Author Topic: Does Orthodoxy have anything similar to Cardinals?  (Read 2935 times)

0 Members and 1 Guest are viewing this topic.

Offline _Seraphim_

  • High Elder
  • ******
  • Posts: 657
  • May Orthodoxy become our orthopraxis
    • OrthodoxMysteries
Does Orthodoxy have anything similar to Cardinals?
« on: October 30, 2007, 04:58:00 PM »
I have long been confused about Cardinals in Roman Catholicism.

What exactly are their roles/purpose?

Does Orthodoxy have anything similar?
"Disputes merely about words must not be suffered to divide those who think alike."
-St. Athanasius (†444)

Pray for Orthodox Unity

"Behold the light of our Agreed Statement on Christology"
http://www.orthodoxunity.org/state04.html

Offline Fr. George

  • formerly "Cleveland"
  • Administrator
  • Stratopedarches
  • *******
  • Posts: 20,234
  • May the Lord bless you and keep you always!
  • Faith: Orthodox Christian
  • Jurisdiction: Greek Orthodox Metropolis of Pittsburgh
Re: Does Orthodoxy have anything similar to Cardinals?
« Reply #1 on: October 30, 2007, 05:35:00 PM »
First, what is a Cardinal:

Cardinal is a title of honor that makes one a member of the College of Cardinals, which is to assist the Pope and elect his successor.  Once upon a time there were Cardinal Deacons and Cardinal Priests in addition to the Cardinal Archbishops that one sees now.  The wiki article is pretty complete

http://en.wikipedia.org/wiki/Cardinal_(Catholicism)

A cardinal is a senior ecclesiastical official, usually a bishop, of the Roman Catholic Church. They are collectively known as the College of Cardinals, which as a body elects a new pope. The duties of the cardinals include attending the meetings of the College and making themselves available individually or collectively to the pope if he requests their counsel. Most cardinals have additional duties, such as leading a diocese or archdiocese or running a department of the Roman Curia.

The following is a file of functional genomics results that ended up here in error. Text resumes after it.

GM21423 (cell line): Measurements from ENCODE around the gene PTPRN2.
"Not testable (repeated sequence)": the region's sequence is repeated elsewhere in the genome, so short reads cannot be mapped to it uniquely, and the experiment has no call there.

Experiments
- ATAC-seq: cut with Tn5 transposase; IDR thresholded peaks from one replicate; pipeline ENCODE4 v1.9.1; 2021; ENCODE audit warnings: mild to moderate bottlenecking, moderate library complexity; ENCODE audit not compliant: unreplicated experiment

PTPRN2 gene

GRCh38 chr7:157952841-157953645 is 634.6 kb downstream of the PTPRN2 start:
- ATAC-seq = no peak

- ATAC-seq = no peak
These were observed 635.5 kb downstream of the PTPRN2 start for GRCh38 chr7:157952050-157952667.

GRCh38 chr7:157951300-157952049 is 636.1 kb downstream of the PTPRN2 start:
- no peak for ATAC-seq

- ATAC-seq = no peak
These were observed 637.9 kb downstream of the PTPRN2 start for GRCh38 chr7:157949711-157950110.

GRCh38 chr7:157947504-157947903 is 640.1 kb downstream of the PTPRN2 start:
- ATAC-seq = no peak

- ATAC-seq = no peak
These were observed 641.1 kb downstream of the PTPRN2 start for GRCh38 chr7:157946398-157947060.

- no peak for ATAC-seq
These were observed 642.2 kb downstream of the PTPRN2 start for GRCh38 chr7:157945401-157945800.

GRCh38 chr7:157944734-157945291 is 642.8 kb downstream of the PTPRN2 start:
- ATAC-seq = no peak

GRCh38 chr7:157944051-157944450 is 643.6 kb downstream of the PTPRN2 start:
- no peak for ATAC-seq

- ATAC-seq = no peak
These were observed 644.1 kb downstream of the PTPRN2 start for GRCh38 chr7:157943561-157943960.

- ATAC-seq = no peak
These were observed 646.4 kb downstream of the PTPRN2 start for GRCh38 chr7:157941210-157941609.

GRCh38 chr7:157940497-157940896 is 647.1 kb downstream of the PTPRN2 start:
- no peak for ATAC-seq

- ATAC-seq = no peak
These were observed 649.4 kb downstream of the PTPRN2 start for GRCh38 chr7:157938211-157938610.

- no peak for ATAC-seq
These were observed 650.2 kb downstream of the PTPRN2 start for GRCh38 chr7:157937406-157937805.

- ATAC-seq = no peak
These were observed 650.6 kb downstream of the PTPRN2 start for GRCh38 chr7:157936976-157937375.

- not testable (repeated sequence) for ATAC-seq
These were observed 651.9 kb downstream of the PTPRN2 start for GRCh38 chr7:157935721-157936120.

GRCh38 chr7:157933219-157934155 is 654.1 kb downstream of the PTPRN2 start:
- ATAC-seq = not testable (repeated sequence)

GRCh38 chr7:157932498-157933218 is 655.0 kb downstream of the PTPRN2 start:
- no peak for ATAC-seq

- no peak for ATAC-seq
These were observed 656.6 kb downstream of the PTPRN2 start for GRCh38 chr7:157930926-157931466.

A cardinal's other main function is electing the pope, whenever by death or resignation, the seat becomes vacant. In 1059 the right of electing the Pope was reserved to the principal clergy of Rome and the bishops of the seven suburbicarian sees. During the sede vacante, the period between a pope's death and the election of his successor, the day-to-day governance of the Church as a whole is in the hands of the College of Cardinals. The right to enter the conclave of cardinals who elect the pope is now limited to those not over 80 years old on the day of the pope's death.

The term "cardinal" at one time applied to any priest permanently assigned or incardinated to a church,[1] or specifically to the senior priest of an important church, based on the Latin cardo (hinge), meaning "principal" or "chief". The term was applied in this sense as early as the ninth century to the priests of the tituli (parishes) of the diocese of Rome.[1] In the twelfth century the practice of appointing ecclesiastics from outside Rome as cardinals began, with each of them being assigned a church in Rome as his titular church, or being linked with one of the suburbicarian dioceses, while still being incardinated in a diocese other than Rome.

Click on the link above for the full article
"O Cross of Christ, all-holy, thrice-blessed, and life-giving, instrument of the mystical rites of Zion, the holy Altar for the service of our Great Archpriest, the blessing - the weapon - the strength of priests, our pride, our consolation, the light in our hearts, our mind, and our steps"
Met. Meletios of Nikopolis & Preveza, from his ordination.

Offline GiC

  • Resident Atheist
  • Site Supporter
  • Merarches
  • *****
  • Posts: 9,490
Re: Does Orthodoxy have anything similar to Cardinals?